Prelude to an Awful Finale: A Buckeye Sergeant at Chickamauga

A few weeks ago, I shared a letter from a gunner with Battery H of the 5th U.S. Light Artillery that described how his battery was overrun at the Battle of Chickamauga. (see post here) Today’s blog post features an account from Orderly Sergeant Samuel Berryhill Price who served in Co. A of the 2nd Ohio Volunteer Infantry and who was caught up in that same Confederate attack on the morning of September 19, 1863.
Lieutenant Colonel Obediah C. Maxwell, 2nd Ohio Infantry
Wounded at Chickamauga and discharged for wounds in February 1864
The 2nd Ohio as part of Colonel Benjamin Scribner’s First Brigade of Absalom Baird’s First Division of the 14th Army Corps was in the same part of the field as Battery H and likewise was driven from their position by Govan and Walthall’s assault. During the vicious fighting at Chickamauga, the 2nd Ohio lost Lieutenant Colonel Obadiah Maxwell wounded, then Major William T. Beatty was wounded and captured leaving the regiment under command of Captain James Warnock. All told, the 2nd Ohio lost 183 men at Chickamauga, 36 of whom were captured and sent into the prisoner of war camps of the South.
Sergeant Price’s account, written to his mother one month after the battle, was published in the November 20, 1863 issue of the Urbana Citizen & Gazette.

Chattanooga, Tennessee
October 19, 1863
          My dear mother,
          I received your kind letter of the 5th of October yesterday but as I was busy with writing appertaining to the company, I could not answer sooner. Well mother, as you have asked me several times in former letters to write more about the movements of the army and especially our own regiment, I will give you a history of the Battle of Chickamauga as I saw it. I will not be as voluminous nor as vivid probably as a regular newspaper correspondent, for they have better chances of seeing than I have and that is their business.

          I will commence with September 18th, the day previous to the first day’s fight. On the evening of that day we were lying on the banks of the Chickamauga some 18 miles from this place. About dark we had orders to draw 60 rounds of ammunition per man and prepare for a march. This we did but we had no idea that we were on the eve of a terrible battle. About dark our whole corps commenced moving towards Chattanooga. We marched slowly all night and at dawn arrived at the memorable battleground of Chickamauga. We were filed off the road and drawn up in a line of battle facing southeast and our backs on Chattanooga. About 7:30 a.m. we heard sharp skirmishing on the left apparently about a mile from us. In the course of half an hour, there was a rumor that Brigadier General [Edward M.] McCook had sent a dispatch to General [George H.] Thomas stating that there were two Rebel brigades on our side of Chickamauga Creek, and that he had burnt the bridge to their rear and asked General Thomas to send a division of infantry down to capture them. General [John M.] Brannan happening to be at headquarters at that time asked permission to take his division down and engaged them, which was granted.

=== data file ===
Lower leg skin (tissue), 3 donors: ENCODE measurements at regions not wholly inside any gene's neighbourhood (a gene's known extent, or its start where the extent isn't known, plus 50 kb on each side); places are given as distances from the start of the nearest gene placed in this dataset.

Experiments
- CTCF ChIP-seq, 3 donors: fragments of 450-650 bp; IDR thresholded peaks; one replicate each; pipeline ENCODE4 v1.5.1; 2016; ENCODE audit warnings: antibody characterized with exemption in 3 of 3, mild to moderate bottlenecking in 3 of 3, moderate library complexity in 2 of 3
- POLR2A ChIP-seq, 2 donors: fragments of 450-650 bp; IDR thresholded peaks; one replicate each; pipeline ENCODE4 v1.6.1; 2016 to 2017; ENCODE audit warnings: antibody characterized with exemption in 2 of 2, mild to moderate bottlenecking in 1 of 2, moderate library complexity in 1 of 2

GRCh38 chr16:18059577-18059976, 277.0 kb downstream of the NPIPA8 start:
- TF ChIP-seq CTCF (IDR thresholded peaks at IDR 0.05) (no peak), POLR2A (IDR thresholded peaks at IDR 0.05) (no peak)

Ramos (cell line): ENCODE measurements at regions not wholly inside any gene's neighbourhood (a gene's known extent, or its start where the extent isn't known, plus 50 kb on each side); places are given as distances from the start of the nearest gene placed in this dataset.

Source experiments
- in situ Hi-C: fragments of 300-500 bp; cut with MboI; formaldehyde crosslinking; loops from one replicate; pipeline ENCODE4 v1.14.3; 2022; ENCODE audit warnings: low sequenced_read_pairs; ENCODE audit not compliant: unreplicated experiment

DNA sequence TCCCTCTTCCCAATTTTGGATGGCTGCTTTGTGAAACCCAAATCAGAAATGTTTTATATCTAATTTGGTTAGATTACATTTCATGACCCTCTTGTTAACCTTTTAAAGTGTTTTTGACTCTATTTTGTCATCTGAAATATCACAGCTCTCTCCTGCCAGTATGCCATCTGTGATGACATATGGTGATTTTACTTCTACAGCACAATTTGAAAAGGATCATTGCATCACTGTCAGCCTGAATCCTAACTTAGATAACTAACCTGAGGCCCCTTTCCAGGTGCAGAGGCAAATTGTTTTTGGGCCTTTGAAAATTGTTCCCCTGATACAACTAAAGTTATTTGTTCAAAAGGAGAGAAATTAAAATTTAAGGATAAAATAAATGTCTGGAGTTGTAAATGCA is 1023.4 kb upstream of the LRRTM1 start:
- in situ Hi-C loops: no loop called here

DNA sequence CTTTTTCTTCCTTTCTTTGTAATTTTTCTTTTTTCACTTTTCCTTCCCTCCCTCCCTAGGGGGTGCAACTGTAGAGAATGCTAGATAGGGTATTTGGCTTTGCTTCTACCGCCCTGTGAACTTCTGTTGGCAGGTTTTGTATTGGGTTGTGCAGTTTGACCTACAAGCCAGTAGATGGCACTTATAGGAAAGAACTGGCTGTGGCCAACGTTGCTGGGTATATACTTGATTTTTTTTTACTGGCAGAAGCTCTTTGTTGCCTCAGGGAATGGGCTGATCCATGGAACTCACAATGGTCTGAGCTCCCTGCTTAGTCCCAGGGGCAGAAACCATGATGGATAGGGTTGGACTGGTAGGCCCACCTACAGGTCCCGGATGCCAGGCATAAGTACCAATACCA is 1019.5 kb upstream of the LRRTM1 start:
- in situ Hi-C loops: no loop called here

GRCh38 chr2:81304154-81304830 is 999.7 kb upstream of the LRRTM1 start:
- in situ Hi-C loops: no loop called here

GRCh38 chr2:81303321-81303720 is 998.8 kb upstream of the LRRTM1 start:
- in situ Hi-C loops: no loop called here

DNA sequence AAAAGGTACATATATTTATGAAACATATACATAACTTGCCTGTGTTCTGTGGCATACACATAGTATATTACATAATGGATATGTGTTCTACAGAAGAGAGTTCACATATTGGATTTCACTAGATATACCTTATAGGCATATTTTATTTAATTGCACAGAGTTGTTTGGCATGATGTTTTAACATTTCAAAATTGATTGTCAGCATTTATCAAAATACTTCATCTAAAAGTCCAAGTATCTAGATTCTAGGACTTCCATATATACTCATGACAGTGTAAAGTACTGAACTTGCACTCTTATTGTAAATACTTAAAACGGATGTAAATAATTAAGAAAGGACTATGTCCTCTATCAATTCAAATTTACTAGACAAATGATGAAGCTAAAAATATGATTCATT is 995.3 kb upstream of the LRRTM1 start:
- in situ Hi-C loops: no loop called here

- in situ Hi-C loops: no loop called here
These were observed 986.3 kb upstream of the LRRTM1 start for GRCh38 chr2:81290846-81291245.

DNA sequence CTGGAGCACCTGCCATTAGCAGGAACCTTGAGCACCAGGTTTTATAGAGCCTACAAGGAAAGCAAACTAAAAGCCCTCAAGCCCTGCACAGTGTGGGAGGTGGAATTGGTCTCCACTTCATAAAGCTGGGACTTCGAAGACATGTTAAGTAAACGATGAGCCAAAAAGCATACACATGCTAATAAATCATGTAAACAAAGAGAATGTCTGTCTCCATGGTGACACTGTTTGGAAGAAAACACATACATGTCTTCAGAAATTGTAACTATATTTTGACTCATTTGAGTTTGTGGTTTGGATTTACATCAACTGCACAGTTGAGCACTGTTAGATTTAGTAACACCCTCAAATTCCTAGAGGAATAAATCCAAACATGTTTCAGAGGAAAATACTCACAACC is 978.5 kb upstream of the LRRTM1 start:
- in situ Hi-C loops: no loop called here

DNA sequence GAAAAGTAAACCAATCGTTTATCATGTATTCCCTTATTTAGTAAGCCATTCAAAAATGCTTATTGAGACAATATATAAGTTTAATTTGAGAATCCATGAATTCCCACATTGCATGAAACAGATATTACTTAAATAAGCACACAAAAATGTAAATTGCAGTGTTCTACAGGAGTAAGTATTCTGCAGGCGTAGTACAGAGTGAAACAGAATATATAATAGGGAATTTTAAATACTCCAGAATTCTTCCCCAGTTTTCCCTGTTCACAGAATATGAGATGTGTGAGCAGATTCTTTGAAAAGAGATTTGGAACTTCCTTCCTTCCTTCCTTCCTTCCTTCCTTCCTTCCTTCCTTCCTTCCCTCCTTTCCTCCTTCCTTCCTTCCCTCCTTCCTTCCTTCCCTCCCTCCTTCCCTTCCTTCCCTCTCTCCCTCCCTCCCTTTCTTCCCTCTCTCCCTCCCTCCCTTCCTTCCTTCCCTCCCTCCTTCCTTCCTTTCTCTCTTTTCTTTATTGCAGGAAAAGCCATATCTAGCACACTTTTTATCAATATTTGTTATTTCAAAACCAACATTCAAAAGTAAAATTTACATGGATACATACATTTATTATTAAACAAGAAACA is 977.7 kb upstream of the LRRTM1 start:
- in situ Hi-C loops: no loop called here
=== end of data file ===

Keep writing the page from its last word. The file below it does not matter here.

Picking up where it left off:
Presently that splendid division marched past us towards the left. It was the largest division in the army and most of its men had never smelt powder but in it was the gallant 9th Ohio and 10th Indiana (of Mill Springs renown). They soon got into action and the heavy volleys of musketry and frequent discharges of artillery which soon increased to an uninterrupted roar attested that they were hotly engaged. In the course of 15 minutes, orders came for our division (Baird’s) to go down at support Brannan. We marched down in line of battle, cautiously feeling our way along, intending to take position on Brannan’s right flank. The ground we moved over was dense woods sloping to the southeast. Our company was thrown out as skirmishers about 150 yards in front of the regiment.
Chickamauga, September 19, 1863, morning
Map by Hal Jespersen (

Pretty soon we came on to the Rebel skirmishers and a sharp fire commenced between our company and their skirmish line. We were ordered to rally on the battalion and it was ordered forward at the double quick. We killed several of the Rebels, wounded several, and captured a great many- they seeming to be glad of a chance to get to surrender. By this time, we had emerged into an open corn field and the steady firing on our left told us that we were advanced far enough. Up to this time we had met with very little resistance. We took our position on the crest of a little hill and laid down.